The stark humanity and the supernatural divinity are both present in the Eucharist. What Holy Communion represents should make us ask ourselves how to refrain from being so heavenly minded that we are no earthly good?
The entire narrative of Jesus is replete with ways in which Jesus existed in that binary of body and spirit. It was this christological space that he inhabited in which he told people to follow him. This political death in which Jesus faced, this 1st century lynching tree on which Jesus hung, acts as a reminder of what it means to sacrifice. Our bodies are not free, they are worth something. Each and every one of us is worth something, our entire composite life story, body and spirit is worth something.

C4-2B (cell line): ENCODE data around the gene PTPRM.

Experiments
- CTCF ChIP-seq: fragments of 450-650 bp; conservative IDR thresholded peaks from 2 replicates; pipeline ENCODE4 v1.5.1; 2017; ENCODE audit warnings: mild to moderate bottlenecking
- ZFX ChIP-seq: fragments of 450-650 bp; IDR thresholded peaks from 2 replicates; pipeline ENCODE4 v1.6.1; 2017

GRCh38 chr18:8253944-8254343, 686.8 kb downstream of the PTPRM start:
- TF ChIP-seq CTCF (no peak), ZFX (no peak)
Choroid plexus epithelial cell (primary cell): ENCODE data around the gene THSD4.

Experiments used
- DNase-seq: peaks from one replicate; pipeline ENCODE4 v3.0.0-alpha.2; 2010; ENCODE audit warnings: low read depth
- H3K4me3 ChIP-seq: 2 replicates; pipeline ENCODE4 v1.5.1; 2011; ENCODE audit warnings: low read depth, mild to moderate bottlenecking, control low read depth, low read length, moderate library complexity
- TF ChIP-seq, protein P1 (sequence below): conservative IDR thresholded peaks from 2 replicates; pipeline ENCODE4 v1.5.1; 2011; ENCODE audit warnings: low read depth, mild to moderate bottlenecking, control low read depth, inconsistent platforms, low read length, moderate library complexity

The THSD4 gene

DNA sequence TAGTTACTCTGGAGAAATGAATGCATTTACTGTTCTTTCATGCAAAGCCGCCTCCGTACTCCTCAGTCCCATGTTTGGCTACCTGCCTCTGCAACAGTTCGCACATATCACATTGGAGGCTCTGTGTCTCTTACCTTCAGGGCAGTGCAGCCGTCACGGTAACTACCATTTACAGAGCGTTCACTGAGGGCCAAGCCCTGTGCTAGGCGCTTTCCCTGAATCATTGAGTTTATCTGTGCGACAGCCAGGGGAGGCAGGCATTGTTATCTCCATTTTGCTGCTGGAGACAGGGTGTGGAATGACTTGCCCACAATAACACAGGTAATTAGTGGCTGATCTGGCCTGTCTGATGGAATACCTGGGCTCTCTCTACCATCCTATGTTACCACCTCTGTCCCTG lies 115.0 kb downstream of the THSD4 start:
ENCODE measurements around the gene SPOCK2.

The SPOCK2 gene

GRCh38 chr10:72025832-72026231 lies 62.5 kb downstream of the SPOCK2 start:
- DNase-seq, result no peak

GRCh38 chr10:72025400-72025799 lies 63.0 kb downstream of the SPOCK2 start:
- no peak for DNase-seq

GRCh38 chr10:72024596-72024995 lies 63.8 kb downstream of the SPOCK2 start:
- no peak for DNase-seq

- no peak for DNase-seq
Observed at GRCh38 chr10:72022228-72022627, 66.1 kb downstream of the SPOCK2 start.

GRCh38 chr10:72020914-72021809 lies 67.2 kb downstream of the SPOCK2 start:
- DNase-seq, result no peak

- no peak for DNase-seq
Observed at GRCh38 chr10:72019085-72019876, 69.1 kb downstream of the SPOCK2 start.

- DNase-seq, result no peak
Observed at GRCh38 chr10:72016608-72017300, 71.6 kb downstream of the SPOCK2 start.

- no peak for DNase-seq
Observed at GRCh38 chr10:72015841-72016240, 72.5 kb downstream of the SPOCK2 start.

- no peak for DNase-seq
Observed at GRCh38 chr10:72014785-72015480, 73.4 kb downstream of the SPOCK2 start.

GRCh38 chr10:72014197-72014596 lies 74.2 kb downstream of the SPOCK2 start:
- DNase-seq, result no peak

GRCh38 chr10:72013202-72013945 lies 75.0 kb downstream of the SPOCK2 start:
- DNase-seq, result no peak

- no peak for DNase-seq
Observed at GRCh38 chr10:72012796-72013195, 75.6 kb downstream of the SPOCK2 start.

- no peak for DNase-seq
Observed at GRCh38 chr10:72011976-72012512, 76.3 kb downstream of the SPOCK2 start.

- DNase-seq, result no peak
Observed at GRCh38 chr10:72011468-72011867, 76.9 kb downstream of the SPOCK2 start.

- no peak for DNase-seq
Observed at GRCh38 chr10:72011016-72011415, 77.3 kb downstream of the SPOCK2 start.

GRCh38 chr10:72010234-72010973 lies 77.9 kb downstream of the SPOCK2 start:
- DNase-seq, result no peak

Kendrick, in a contemporary sense, helped me anchor what it meant for Jesus to offer up his body. This, ain’t free. It cost Jesus something to walk up the road to Calvary and hang on a cross. It was messy; it was gruesome; it was bloody. Through Kendrick declaring what essentially amounts to self-love of his body and spirit, it makes Holy Communion more accessible to me. Kendrick seemingly bared his spirit and his body when he dropped the verses on that track and Holy Communion is essentially that: the bareness, the transparency, the nakedness of Jesus in the bread symbolizing the body and the wine symbolizing the blood that was there hanging on a cross for all present to see. And understanding that when you do this, when you expose yourself, you leave a little bit of yourself each and every time. The Eucharist acts as table of equal footing; all who come forward are occupying the same common ground to enter into yet another christological space of bareness, of vulnerability. And undoubtedly, to be vulnerable means you’ve given up something, it cost you something; to be in that exposed state was not free.